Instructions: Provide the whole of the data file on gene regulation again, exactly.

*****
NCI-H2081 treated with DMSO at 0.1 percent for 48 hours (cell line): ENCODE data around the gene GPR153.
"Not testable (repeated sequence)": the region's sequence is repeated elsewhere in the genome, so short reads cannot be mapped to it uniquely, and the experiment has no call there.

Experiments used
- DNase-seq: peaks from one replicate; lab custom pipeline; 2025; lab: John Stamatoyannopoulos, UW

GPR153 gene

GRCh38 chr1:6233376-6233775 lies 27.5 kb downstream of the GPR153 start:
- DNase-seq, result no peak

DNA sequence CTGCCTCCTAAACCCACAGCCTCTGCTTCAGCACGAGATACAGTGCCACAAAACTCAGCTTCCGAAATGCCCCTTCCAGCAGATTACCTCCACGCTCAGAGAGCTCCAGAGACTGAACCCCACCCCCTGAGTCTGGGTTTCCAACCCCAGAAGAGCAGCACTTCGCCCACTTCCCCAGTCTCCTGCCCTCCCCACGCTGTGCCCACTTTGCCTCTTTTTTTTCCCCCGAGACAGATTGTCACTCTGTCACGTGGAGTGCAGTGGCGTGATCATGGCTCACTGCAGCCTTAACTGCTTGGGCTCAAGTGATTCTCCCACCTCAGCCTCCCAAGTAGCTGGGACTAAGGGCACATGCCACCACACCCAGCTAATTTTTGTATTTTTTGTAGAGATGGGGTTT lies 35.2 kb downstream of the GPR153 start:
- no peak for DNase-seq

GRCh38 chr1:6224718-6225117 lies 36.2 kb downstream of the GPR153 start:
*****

NCI-H2081 treated with DMSO at 0.1 percent for 48 hours (cell line): ENCODE data around the gene GPR153.
"Not testable (repeated sequence)": the region's sequence is repeated elsewhere in the genome, so short reads cannot be mapped to it uniquely, and the experiment has no call there.

Experiments used
- DNase-seq: peaks from one replicate; lab custom pipeline; 2025; lab: John Stamatoyannopoulos, UW

GPR153 gene

GRCh38 chr1:6233376-6233775 lies 27.5 kb downstream of the GPR153 start:
- DNase-seq, result no peak

DNA sequence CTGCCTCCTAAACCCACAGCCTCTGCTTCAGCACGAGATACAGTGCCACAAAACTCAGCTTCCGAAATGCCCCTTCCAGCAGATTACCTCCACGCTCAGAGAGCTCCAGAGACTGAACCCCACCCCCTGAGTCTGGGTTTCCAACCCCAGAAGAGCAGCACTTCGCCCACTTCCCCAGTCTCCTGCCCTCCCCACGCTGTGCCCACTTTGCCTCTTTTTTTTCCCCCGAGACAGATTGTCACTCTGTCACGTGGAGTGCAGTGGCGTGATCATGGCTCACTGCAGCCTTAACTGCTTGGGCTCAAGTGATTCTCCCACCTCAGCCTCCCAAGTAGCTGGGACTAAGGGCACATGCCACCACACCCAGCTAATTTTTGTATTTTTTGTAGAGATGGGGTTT lies 35.2 kb downstream of the GPR153 start:
- no peak for DNase-seq

GRCh38 chr1:6224718-6225117 lies 36.2 kb downstream of the GPR153 start: